By Rod Allen
As appeared on page A1

From a wide angle, Statistics Canada’s ‘snapshot’ of the country’s population growth in the 2006 census does not appear to make a pretty picture for the ‘picture province.’ The census results released yesterday indicate that New Brunswick’s and Atlantic Canada’s birth rate lags behind the country as a whole, and that isn’t great to begin with.

Canada’s birth rate in 2005-6 was 1.5 children born per woman – well under the ‘replacement rate’ of 2.1 per cent – or 10.6 children born per 1,000 population. New Brunswick’s birth rate is even less than that – 9.1. babies per 1,000 people and the fourth consecutive decrease, dropping a 10th of a percentage point annually. This gets to be a problem down the road when there are fewer taxpayers to replace those who retire or die, so there’s less money to fund everything from highways to health care.

But this isn’t really a problem for Canada as a whole because immigration is fuelling the best population growth among the G8 industrialized nations. Canada’s population growth rate is 5.6 per cent from 2005 to 2006 and four per cent over five years, from the last census in 2001.

Barring unforeseen changes in the demographic, the experts say Canadian population growth will be 100 per cent reliant on immigration after 2030, when the majority of the ‘baby boom’ generation born in the 1950s and early 1960s will die off.

“You’re going to see an increase in the number of deaths in Canada and the number of deaths will exceed the number of births – so natural increase will become negative,” says Statistics Canada analyst Laurent Martel.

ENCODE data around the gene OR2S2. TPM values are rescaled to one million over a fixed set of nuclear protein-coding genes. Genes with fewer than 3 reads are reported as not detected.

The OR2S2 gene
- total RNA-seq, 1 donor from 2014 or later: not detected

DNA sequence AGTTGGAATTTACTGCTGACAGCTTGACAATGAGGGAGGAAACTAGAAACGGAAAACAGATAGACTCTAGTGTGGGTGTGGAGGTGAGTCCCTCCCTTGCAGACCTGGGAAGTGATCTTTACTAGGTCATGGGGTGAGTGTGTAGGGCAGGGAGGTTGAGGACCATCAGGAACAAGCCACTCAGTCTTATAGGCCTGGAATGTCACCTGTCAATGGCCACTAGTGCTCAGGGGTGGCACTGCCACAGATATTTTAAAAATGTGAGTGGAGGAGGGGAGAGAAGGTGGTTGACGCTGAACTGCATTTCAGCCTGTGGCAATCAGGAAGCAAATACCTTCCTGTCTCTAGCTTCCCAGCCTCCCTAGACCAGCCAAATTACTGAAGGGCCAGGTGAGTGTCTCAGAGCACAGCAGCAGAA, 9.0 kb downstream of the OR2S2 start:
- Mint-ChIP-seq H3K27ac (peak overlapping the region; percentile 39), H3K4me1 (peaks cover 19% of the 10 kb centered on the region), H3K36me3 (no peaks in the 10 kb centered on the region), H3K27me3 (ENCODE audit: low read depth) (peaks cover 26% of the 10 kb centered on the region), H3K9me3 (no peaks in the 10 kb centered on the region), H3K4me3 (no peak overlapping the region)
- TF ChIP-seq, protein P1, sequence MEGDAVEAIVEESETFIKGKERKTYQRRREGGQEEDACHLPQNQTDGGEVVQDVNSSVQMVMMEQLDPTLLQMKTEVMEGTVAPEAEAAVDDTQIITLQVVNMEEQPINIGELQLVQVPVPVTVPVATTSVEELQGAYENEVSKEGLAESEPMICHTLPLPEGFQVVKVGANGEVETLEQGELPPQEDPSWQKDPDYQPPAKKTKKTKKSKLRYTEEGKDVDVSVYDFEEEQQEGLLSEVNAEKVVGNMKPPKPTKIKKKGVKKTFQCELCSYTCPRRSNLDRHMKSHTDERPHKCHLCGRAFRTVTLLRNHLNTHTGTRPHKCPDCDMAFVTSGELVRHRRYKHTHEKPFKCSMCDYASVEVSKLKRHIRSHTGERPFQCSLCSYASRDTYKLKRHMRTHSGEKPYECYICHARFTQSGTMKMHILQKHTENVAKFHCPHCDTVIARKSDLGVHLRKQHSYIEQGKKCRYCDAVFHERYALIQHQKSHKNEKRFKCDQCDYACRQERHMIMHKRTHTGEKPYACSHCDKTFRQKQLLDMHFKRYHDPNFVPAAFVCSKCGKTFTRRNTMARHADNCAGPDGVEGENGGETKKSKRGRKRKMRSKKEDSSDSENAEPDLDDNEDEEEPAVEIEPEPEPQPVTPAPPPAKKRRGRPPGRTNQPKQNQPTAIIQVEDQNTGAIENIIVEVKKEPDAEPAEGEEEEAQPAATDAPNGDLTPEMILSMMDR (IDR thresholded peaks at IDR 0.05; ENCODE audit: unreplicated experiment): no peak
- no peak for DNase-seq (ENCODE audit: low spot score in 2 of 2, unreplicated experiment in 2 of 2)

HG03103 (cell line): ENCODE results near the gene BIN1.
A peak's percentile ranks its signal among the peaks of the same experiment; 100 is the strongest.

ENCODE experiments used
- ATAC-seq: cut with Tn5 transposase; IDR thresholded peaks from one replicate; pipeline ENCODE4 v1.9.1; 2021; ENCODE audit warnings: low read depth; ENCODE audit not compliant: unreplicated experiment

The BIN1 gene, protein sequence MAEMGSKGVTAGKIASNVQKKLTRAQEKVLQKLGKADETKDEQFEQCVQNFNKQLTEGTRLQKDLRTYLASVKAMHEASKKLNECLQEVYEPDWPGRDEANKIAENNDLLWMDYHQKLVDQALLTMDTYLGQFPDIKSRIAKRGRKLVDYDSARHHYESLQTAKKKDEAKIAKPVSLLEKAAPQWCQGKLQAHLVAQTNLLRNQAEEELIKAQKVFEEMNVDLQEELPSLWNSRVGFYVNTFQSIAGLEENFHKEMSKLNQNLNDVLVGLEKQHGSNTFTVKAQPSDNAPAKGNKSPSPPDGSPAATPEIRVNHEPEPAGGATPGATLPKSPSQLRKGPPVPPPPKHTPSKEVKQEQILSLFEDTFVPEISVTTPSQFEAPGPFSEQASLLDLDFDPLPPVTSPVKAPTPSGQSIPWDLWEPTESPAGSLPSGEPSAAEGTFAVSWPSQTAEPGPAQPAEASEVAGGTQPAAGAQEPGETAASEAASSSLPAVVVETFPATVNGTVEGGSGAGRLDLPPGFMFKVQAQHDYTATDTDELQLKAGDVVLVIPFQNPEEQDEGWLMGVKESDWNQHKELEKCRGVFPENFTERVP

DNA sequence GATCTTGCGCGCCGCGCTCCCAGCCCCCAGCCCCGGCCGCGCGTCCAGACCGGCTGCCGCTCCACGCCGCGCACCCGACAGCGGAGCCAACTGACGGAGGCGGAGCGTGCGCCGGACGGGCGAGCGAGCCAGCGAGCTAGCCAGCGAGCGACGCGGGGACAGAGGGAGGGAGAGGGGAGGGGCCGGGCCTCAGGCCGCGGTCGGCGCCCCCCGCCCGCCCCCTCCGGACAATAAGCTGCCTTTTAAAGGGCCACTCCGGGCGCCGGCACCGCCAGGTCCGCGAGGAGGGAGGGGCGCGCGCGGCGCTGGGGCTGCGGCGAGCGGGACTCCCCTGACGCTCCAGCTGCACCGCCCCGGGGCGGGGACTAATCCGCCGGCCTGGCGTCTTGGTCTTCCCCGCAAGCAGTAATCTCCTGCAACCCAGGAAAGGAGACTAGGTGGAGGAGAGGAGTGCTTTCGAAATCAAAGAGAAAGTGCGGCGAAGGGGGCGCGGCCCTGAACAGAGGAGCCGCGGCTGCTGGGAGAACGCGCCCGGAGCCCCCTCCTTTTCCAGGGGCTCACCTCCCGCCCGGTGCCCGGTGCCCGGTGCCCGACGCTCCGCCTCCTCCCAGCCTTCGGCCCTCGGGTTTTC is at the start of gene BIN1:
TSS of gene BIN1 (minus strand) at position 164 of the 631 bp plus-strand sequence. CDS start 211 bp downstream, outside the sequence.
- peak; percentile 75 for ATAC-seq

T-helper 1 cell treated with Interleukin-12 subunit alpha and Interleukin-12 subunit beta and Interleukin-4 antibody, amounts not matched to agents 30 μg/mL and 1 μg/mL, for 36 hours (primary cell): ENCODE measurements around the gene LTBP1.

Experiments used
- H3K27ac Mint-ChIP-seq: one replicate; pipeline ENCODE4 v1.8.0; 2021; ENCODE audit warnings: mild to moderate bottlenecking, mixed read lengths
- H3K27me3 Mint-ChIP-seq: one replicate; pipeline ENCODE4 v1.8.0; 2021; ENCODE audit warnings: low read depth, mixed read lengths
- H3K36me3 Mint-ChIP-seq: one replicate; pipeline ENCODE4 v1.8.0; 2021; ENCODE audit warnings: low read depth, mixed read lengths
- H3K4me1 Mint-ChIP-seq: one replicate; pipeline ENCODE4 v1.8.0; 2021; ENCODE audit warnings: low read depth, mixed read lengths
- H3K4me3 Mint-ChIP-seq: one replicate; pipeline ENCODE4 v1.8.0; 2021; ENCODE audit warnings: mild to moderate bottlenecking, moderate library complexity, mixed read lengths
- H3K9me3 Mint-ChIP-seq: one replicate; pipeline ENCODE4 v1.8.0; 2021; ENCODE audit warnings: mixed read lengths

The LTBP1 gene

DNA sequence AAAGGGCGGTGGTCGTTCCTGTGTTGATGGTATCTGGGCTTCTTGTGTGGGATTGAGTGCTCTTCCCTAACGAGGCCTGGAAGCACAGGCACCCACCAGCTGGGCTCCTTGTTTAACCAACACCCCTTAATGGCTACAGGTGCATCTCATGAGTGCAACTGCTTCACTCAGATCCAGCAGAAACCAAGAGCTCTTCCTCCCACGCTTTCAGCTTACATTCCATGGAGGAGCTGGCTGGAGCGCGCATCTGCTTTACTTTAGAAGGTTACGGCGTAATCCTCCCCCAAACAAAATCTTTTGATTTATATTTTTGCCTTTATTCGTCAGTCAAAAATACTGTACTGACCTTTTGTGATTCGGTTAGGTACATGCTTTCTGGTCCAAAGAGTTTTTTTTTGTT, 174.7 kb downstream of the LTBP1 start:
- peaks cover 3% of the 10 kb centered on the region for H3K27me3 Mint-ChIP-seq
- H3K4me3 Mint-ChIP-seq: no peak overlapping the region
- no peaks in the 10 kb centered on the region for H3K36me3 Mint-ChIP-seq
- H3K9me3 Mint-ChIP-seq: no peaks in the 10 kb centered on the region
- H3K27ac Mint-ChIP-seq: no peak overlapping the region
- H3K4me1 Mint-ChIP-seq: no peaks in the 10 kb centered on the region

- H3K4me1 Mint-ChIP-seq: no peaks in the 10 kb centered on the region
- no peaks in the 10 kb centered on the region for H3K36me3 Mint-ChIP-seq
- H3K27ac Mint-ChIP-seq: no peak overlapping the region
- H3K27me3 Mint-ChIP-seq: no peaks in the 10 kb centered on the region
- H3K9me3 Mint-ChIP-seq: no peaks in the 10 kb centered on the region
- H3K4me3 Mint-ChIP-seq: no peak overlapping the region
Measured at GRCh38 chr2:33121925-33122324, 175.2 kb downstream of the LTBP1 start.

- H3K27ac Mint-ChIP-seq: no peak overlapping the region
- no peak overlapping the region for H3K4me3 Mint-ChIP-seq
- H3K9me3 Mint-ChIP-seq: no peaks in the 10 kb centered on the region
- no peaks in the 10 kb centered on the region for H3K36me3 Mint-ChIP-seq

“The only factor of growth will then be immigration.”

In the five-year census interval, only 400,000 babies were born in Canada, but 1.2 million immigrants – about 240,000 new arrivals annually – produced that four per cent growth over five years to 31.6 million.

Statistics Canada has yet to release figures showing the proportion of foreign-born residents among the provincial populations for the 2006 census, but they do show the number of immigrants who arrived in New Brunswick last year relative to the rest of the country.

In Canada, from July 1, 2005 to June 30, 2006, there were 343,517 babies born and 254,359 immigrants arrived so ‘new arrivals’ total 597,876 and immigration accounts for 42.5 per cent of that total. In New Brunswick over the same period there were 6,837 births and 1,387 immigrants for a total of 8,224 new arrivals, so immigration accounts for only 17 per cent.

However, the real margin is much slimmer.

Even though New Brunswick’s population grew marginally over the five-year census period, 1.1 per cent from 729,498 in 2001 to 729,997 in 2006, we appear to have lost taxpayers.

‘Net interprovincial migration’ – Canadians moving from one province to another – is a positive number in booming provinces such as Alberta and Ontario but a negative factor in Atlantic Canada, including New Brunswick.

The province had a net loss of 3,788 people last year due specifically to interprovincial migration – 3,788 more residents left the province than arrived. It is likely that many of those departures were recent arrivals to New Brunswick from outside Canada.

Although there are no statistics to show retention rates among the provinces – that is the number of immigrants to a province who remain there for at least a year – historical census data supports what provincial authorities here have suspected all along; that few immigrants stay in New Brunswick.

The last three censuses taken in 1991, 1996 and 2001 show the vast majority of immigrants who ‘stay put’ settled in Ontario and British Columbia. Over those three censuses, the foreign-born population in those two provinces averages more than 25 per cent compared to 15 per cent in Alberta, 12 per cent in Manitoba and nine per cent in Quebec.

In all of Canada over that same decade, Newfoundland-Labrador has the lowest proportion at 1.5 per cent but New Brunswick is not much better at 3.2 per cent, the same as Prince Edward Island and lower than Nova Scotia at 4.5 per cent.